Home / Daily / Wellington taskforce calls for $NZ400,000 EQC cap
9 October 2019
A Wellington Insurance Taskforce recommends the Earthquake Commission (EQC) cap be more than doubled to $NZ400,000 ($374,348) to address affordability and availability issues, in a proposal opposed by insurers.
The taskforce, which will submit recommendations to Finance Minister Grant Robertson by the end of the month, also urges building reforms, more transparency from insurers on premiums, an investigation into the role brokers play in setting premium levels and a portal to make property risk information available to the public.
The EQC residential buildings cap was increased to $NZ150,000 ($140,381) from $NZ100,000 ($93,587) in July as part of recent reforms. Private insurers provide cover for damage above the cap and also handle contents.
“It became clear that this is the right time for the Government to investigate increasing the EQC cap to $NZ400,000 in tandem with other mitigation measures,” Taskforce Chairman and Wellington Mayor Justin Lester said.
The taskforce includes representatives of GNS Science, Engineering NZ, body corporates, property developers and the Insurance Council of New Zealand (ICNZ). It held its last meeting yesterday.
ICNZ says recommendations are yet to be finalised and it opposes the proposed cap increase.
“It would require the entire country to be levied to address a small, but as yet unquantified, affordability issue. This is quite disproportionate to the problem when direct Government or even local council assistance would be the most appropriate, targeted response,” CEO Tim Grafton said.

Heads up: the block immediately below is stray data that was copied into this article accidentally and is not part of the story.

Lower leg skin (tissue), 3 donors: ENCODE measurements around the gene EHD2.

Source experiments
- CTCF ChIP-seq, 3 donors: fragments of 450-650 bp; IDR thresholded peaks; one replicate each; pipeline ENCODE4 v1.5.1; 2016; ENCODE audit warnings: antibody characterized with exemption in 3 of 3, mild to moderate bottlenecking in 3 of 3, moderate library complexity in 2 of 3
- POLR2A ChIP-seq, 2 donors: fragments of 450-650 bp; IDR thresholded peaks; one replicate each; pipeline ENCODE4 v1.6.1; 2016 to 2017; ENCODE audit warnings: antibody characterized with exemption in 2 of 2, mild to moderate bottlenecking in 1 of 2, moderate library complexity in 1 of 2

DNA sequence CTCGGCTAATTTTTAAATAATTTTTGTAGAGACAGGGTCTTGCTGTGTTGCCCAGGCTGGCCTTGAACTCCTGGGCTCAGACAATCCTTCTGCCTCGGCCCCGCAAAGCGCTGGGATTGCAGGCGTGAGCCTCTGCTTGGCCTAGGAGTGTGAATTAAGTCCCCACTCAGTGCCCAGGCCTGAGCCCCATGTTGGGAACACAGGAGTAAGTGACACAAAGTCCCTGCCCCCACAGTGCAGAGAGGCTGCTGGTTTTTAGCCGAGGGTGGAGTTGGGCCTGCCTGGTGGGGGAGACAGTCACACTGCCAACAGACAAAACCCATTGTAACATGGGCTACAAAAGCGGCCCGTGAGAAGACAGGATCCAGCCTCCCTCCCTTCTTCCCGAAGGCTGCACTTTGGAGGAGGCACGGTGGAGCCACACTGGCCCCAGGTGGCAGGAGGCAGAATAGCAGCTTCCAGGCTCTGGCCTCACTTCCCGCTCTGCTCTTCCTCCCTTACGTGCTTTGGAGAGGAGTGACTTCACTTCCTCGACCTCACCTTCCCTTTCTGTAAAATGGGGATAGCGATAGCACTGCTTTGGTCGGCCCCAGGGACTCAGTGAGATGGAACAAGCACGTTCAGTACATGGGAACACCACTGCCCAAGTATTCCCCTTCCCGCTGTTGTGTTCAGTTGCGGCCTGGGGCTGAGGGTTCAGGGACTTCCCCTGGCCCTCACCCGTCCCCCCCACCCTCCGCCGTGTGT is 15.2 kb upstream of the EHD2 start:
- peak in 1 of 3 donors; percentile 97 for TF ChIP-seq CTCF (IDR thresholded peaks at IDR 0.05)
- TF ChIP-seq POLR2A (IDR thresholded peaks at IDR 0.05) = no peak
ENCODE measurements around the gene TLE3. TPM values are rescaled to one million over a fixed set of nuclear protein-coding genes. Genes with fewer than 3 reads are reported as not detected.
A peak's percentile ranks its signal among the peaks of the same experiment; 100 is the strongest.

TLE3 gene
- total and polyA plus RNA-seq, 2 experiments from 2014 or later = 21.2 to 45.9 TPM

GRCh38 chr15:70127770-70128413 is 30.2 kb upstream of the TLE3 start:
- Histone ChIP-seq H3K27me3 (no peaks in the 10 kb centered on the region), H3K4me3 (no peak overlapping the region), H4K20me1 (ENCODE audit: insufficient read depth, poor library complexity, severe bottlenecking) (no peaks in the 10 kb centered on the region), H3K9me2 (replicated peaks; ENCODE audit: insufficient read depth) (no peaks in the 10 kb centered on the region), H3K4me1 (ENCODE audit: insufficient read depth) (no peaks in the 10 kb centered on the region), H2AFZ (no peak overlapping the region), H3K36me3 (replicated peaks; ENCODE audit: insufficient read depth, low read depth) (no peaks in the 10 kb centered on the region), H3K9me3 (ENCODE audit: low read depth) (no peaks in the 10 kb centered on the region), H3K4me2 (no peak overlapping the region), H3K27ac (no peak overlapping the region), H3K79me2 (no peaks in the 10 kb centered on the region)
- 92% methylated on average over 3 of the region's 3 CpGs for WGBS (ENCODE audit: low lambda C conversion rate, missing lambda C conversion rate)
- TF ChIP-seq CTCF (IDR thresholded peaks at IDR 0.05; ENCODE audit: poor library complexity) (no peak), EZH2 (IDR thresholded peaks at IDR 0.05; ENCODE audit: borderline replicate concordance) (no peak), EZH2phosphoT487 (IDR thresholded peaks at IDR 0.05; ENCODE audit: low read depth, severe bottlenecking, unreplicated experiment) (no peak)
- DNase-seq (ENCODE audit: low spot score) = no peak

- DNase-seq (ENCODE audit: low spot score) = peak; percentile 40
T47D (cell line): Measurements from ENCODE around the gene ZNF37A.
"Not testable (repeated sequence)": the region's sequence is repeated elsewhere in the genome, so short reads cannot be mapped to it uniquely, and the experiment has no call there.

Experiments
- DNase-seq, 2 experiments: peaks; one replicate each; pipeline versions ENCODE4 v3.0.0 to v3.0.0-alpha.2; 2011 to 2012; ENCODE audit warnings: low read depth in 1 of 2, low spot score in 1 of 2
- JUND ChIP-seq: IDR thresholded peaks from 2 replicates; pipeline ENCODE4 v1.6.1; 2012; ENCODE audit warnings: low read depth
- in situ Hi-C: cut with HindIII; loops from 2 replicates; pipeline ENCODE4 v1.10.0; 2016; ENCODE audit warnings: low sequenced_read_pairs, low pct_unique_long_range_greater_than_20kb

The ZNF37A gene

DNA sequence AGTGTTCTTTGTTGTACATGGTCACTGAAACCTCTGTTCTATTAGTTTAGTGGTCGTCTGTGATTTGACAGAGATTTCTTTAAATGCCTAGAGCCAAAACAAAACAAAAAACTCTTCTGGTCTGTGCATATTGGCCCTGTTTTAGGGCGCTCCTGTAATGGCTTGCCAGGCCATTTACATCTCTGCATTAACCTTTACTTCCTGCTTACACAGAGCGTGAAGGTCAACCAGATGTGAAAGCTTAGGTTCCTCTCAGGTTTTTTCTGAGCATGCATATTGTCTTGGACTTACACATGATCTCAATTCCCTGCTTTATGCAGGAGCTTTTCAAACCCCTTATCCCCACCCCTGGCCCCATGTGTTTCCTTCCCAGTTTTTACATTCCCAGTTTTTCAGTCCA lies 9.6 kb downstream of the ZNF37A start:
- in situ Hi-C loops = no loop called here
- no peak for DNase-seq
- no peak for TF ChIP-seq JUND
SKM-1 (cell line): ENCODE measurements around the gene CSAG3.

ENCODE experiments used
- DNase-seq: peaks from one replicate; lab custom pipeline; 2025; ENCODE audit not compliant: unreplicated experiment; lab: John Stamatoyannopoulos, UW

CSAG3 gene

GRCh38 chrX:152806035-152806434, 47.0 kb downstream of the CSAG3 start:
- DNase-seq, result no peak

“Second, it would dramatically remove private insurance competition and the benefits that brings to all New Zealanders.”
The proposal would mute risk-based pricing signals, which could create perverse outcomes such as poorer building quality, and would add to the Government’s liability, ICNZ says.
“The taskforce has met just three times and undertaken very limited deep or broad analysis,” Mr Grafton said.
“ICNZ and insurers have separately engaged with the Treasury to provide as much information as possible to inform decision-making and have discussed a wide range of options to address the as yet unquantified unaffordability issue.”
Insurance Brokers of New Zealand CEO Gary Young says the group has not been invited to participate in taskforce meetings and it is “ironic that they have just realised brokers play an important role” in the marketplace.
“The reality of the situation has to be faced up to. There needs to be a greater understanding of what role insurance can play. Better information on risk and hazards would certainly help the public in this respect,” he told insuranceNEWS.com.au.
“Wellington is still well off in terms of insurance availability compared to similar earthquake risk areas such as California or Japan. As an area of high risk it has to be accepted that risk mitigation plays an essential role alongside insurance in protecting property.”